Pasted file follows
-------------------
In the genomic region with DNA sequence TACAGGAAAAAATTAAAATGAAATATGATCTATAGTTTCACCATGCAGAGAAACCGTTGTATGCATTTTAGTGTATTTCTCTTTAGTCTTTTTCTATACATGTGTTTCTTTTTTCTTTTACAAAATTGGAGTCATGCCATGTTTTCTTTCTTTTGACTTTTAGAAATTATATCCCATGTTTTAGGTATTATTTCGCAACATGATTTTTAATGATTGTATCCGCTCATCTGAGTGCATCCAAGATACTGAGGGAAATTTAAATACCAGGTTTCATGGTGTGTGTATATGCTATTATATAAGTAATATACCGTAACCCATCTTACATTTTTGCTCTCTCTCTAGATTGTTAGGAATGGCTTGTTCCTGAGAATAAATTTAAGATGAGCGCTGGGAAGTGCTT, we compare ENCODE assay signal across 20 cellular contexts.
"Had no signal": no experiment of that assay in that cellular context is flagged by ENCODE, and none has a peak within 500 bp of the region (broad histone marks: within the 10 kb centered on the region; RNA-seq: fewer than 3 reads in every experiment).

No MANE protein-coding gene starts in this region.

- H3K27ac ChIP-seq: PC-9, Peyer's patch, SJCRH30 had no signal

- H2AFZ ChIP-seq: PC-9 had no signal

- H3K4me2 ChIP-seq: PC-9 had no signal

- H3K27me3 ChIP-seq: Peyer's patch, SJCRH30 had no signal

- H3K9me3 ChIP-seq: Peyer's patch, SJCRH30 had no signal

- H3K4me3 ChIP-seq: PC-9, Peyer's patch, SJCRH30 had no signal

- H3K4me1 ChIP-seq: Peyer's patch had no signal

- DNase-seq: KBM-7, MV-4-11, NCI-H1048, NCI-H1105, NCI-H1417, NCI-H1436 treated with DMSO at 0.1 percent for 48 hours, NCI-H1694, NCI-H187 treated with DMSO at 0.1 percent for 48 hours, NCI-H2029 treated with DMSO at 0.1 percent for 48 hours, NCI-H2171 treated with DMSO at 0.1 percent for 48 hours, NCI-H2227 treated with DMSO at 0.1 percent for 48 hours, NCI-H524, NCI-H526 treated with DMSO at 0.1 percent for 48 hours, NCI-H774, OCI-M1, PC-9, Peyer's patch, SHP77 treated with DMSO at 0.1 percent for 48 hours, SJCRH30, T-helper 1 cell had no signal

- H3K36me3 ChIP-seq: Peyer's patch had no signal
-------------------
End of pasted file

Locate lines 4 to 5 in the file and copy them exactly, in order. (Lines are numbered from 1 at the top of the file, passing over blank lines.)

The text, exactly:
- H3K27ac ChIP-seq: PC-9, Peyer's patch, SJCRH30 had no signal

- H2AFZ ChIP-seq: PC-9 had no signal